South American Coffee


Flavor Characteristics (see Coffee Taste Terms):

  • Complexity: Simple
  • Acidity: Low - of the most popular and accessible coffees of the world, Brazils have the lowest acidity
  • Body: Medium, like 2% milk

Facts about Brazilian coffee

  • Facts: Brazil is the world's largest coffee producer and produces approximately 25% of the world's coffee.
  • Region: South America - largest area, easternmost
  • Main growing areas: Main growing areas: Paraná, Espirito Santos, São Paulo, Minas Gerais, and Bahia
  • Most espresso coffees are a very dark-roasted Brazilian coffee.
  • According to economists, the volume of Brazilian coffee sold to the world stabilizes prices from other coffee-growing areas which would otherwise be many times higher.
  • Brazilian coffee can vary in quality and consistency. The most reputable is named after the port of Santos. Whenever possible, go for Brazilian Santos coffee over a 'generic' blend of Brazilian beans.

If you like Brazilian coffee, you might like...

  • Peruvian coffee: This has a simple flavor like Brazilian coffee that is easier going down than the more complex coffees that offer a variety of tastes in one cup. Peruvian coffee has a similar body -or mouthfeel- like 2% milk. The biggest difference will be in the acidity of Peruvian coffee which is higher than that of Brazilian coffee, so you can expect more tart or slightly more citrus pop in this than Brazilian.
  • Costa Rican coffee: This has a simple flavor like Brazilian coffee but this is where most of the similarities end. Costa Rican coffee has a heavier body, more like cream than a milky consistency. Also, it has considerably higher acidity so much 'higher' notes than what you'll find in Brazilian coffee.


Flavor Characteristics (see Coffee Taste Terms):

  • Complexity: Simple and balanced
  • Acidity: High
  • Body: Heavy mouthfeel, like cream
  • Aroma: Floral

Facts about Colombian coffee...

  • Facts: It is not the world's largest producer of coffee, but the best-marketed and most brand-recognized.
  • Region: South America - northeast, connecting to Central America
  • Main growing areas: Huila, Santander, Popayan, and Nariño

  • The persona of Juan Valdez and his coffee-carrying mule is a product of Colombian marketing. This coffee is the most successfully marketed, more recognized at least in North America than its higher-producing neighbor Brazil and than other coffees of the world considered by many to be of better quality.
  • Colombia is the world's second largest producer of coffee.
  • The designation of "Supremo" should still mean something when buying from a quality source. It was a strict grade at one time, but take it less seriously when used by a lesser source such as a grocery store. A grocery store, for its sub-par care of coffee, is not likely procuring Colombia's highest standard of coffee.

If you like Colombian coffee, you might like...

  • Costa Rican coffee: These two coffees are very similar in flavor characteristics. Both have a simple and balanced complexity, a high acidity meaning tart in the flavor, and a heavy body or mouthfeel. The one major difference is that Colombian coffee is described by some to have a floral aroma which adds to the taste that a Costa Rican coffee does not.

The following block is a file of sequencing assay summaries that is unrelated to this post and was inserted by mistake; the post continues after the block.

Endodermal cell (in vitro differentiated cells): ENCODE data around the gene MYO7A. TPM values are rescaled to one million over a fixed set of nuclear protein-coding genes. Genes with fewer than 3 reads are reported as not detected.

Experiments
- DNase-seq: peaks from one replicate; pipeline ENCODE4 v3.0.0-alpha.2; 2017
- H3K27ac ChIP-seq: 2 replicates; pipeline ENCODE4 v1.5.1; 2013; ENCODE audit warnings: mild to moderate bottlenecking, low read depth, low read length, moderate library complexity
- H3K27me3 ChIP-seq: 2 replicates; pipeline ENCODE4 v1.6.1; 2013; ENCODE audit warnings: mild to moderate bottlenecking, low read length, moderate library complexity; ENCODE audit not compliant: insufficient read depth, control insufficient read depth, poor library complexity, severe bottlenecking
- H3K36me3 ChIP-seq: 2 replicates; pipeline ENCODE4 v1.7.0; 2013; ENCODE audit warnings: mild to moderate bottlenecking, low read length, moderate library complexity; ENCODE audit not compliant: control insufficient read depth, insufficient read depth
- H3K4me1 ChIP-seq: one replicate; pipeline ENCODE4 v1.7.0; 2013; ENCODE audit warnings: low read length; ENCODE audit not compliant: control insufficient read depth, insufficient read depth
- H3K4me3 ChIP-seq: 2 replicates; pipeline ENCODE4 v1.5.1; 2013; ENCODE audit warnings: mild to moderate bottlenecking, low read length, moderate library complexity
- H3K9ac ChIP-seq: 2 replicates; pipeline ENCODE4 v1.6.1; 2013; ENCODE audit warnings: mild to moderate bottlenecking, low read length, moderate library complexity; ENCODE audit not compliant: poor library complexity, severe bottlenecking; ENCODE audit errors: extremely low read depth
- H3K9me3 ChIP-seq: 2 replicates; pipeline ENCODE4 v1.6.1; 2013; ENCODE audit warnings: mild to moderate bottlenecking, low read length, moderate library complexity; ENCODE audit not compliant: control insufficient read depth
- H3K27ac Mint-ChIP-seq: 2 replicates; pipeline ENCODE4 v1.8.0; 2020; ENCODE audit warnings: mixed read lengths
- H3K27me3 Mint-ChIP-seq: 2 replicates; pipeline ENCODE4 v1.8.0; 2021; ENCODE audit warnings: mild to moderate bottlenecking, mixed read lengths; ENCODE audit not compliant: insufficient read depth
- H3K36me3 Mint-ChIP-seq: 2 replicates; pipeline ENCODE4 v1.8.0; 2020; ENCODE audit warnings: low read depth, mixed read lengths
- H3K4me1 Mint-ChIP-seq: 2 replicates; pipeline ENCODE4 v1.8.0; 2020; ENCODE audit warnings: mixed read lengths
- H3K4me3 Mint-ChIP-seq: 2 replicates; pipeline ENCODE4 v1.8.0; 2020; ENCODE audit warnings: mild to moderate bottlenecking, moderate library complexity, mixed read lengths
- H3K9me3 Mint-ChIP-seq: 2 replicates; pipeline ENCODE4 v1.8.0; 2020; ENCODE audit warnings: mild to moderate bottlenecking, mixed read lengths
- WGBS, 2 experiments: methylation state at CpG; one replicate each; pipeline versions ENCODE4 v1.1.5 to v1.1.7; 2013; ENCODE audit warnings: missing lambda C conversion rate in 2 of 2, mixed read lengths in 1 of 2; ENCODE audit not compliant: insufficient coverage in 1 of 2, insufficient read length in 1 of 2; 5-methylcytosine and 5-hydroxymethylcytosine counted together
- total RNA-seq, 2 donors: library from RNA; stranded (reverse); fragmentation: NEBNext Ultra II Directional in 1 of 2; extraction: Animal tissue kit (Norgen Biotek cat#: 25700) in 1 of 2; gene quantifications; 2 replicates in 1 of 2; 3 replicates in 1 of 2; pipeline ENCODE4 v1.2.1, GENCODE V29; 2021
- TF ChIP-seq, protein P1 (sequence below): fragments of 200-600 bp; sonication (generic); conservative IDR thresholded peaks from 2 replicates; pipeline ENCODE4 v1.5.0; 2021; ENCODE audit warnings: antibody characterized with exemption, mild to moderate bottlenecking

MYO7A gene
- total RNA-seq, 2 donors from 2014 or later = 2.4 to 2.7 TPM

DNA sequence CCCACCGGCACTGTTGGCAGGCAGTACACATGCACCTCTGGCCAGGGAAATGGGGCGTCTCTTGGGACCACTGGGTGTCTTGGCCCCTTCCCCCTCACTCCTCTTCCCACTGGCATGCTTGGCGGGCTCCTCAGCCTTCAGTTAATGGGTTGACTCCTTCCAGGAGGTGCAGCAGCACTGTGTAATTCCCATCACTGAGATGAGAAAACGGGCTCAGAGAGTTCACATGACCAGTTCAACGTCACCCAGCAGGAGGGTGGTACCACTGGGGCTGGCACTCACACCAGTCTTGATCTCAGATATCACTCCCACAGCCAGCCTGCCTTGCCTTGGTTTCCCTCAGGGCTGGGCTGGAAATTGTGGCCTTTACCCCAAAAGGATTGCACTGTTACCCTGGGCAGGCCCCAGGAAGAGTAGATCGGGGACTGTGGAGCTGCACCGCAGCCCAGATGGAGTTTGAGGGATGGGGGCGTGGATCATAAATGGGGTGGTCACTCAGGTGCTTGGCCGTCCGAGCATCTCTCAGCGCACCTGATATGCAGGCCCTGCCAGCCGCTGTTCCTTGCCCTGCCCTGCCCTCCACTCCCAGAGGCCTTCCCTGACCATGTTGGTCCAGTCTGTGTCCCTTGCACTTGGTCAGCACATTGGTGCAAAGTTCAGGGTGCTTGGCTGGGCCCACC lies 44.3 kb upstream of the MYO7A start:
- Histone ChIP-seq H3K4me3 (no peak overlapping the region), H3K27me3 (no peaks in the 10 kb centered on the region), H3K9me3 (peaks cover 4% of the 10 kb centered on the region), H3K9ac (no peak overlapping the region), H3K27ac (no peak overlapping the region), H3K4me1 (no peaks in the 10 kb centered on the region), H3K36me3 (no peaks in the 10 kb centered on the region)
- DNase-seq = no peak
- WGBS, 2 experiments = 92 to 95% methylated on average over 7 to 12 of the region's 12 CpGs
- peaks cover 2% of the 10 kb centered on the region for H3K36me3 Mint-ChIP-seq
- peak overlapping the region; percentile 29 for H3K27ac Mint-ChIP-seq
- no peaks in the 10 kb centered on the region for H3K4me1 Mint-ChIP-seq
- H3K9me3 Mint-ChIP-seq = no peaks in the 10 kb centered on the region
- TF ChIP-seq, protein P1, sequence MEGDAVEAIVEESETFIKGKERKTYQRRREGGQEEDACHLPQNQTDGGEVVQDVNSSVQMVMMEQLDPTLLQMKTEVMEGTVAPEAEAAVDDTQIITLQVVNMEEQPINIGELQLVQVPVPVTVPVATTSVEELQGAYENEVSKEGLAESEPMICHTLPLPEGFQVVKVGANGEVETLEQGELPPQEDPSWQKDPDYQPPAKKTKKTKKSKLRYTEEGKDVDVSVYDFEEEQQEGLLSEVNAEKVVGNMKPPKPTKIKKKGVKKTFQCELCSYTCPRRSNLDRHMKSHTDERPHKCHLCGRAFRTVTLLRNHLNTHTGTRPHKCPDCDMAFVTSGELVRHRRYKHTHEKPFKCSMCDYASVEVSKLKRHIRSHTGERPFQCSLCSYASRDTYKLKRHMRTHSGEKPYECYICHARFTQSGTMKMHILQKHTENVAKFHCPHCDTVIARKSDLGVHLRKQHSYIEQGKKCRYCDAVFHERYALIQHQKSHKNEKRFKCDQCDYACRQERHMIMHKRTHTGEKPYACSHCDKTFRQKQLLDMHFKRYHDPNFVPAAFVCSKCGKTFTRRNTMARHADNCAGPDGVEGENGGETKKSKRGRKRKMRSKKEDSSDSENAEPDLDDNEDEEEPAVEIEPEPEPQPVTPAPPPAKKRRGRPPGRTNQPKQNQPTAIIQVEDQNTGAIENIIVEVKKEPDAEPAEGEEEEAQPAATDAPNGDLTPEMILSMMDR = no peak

• Hawaiian coffee: This recommendation has nothing to do with cost, since Hawaiian Kona coffee is one of the two most expensive coffees in the world. If cost is an issue, go with a Kona blend, often sold as a 10% Kona blend. Like Colombian coffee, Hawaiian Kona coffee is simple and balanced in complexity, high in acidity, and with a floral aroma adding to its flavor. The only difference is that the body or mouthfeel of Hawaiian coffee is not as rich as Colombian coffee so it will sit a little lighter in the mouth. If you find Colombian coffee to be rich or heavy, this last point will appeal to you.


Flavor Characteristics (see Coffee Taste Terms):

  • Complexity: Simple and balanced
  • Acidity: Medium
  • Body: Medium mouthfeel, like 2% milk

Facts about Peruvian coffee

  • Facts: A mild coffee, Peruvian beans are often used in blends for its mellow character and in coffees flavored with oils so that the artificial flavor is not overpowered by a bold coffee.
  • Region: South America, east of Brazil and Bolivia, south of Colombia
  • Main growing areas: Chanchamayo Valley, Cuzco
  • Peruvian coffee's highest grade is "AAA", though the designation is not marketed as prominently as Kenya's "AA" coffee. Peru has become the world's primary source for high-quality organically grown coffee. While the government's role is not in rating coffee, they understand its value for exporting and go to lengths to educate farmers on proper growing. The country's altitudes provide great natural growing conditions.
  • Of the major coffee growing areas of the world, it is difficult to find a comparison for Peruvian coffee because it is the only coffee from a major grower that is so mild in flavor and middle-of-the-road in acidity. Most other coffees so mild are high in acidity (except for Brazils).

If you like Peruvian coffee, you might like...

  • Colombian coffee: Both coffees have a simple and balanced flavor. Peruvian coffee is not as thick as Colombian, instead with a medium mouthfeel. Peruvian coffee is also medium in acidity and lacks the aromatic quality of a Colombian coffee.
  • Hawaiian coffee: Hawaiian coffee is probably closer in taste to Colombian coffee than it is to Peruvian coffee. Both have simple and balanced flavors, but like Colombian coffee, Hawaiian coffee is thicker and boasts of a floral aroma that Peruvian coffee lacks.

Check out Marc's posts on Coffees of the World